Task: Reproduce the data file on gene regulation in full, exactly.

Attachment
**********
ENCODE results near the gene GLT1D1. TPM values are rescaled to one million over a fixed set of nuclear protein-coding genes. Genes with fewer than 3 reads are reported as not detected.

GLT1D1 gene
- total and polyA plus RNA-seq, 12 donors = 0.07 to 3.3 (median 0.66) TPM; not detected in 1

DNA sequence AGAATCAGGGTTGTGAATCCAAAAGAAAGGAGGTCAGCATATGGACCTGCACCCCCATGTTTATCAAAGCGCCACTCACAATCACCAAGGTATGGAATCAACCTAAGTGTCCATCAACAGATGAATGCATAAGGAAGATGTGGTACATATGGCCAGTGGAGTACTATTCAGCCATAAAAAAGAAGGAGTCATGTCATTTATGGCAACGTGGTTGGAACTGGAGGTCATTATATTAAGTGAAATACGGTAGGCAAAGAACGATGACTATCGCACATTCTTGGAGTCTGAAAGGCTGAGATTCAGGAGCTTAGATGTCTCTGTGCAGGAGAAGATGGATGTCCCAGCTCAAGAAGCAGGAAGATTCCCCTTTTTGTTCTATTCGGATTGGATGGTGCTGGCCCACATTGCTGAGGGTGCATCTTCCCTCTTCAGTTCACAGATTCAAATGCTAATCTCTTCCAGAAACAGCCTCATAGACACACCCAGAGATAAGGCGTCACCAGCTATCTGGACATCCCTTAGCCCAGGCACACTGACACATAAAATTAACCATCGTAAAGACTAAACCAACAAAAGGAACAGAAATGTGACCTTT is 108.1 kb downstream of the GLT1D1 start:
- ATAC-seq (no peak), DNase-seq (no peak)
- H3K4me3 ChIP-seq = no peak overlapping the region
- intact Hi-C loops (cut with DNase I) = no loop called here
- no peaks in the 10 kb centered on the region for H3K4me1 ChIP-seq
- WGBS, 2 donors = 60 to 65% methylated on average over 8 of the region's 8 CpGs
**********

ENCODE results near the gene GLT1D1. TPM values are rescaled to one million over a fixed set of nuclear protein-coding genes. Genes with fewer than 3 reads are reported as not detected.

GLT1D1 gene
- total and polyA plus RNA-seq, 12 donors = 0.07 to 3.3 (median 0.66) TPM; not detected in 1

DNA sequence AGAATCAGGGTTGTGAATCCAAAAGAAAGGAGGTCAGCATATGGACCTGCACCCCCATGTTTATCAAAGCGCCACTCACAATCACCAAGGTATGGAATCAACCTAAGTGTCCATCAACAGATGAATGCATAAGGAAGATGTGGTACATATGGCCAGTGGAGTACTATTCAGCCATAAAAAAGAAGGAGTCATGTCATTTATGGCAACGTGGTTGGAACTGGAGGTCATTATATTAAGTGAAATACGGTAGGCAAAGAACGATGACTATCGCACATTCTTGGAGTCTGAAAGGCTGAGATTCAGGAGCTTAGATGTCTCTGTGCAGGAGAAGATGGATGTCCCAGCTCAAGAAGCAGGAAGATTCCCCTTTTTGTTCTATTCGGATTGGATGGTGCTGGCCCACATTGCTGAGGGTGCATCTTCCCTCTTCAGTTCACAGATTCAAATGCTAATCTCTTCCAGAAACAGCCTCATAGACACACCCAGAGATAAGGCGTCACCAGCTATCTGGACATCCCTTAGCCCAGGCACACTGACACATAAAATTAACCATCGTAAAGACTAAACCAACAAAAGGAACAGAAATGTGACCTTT is 108.1 kb downstream of the GLT1D1 start:
- ATAC-seq (no peak), DNase-seq (no peak)
- H3K4me3 ChIP-seq = no peak overlapping the region
- intact Hi-C loops (cut with DNase I) = no loop called here
- no peaks in the 10 kb centered on the region for H3K4me1 ChIP-seq
- WGBS, 2 donors = 60 to 65% methylated on average over 8 of the region's 8 CpGs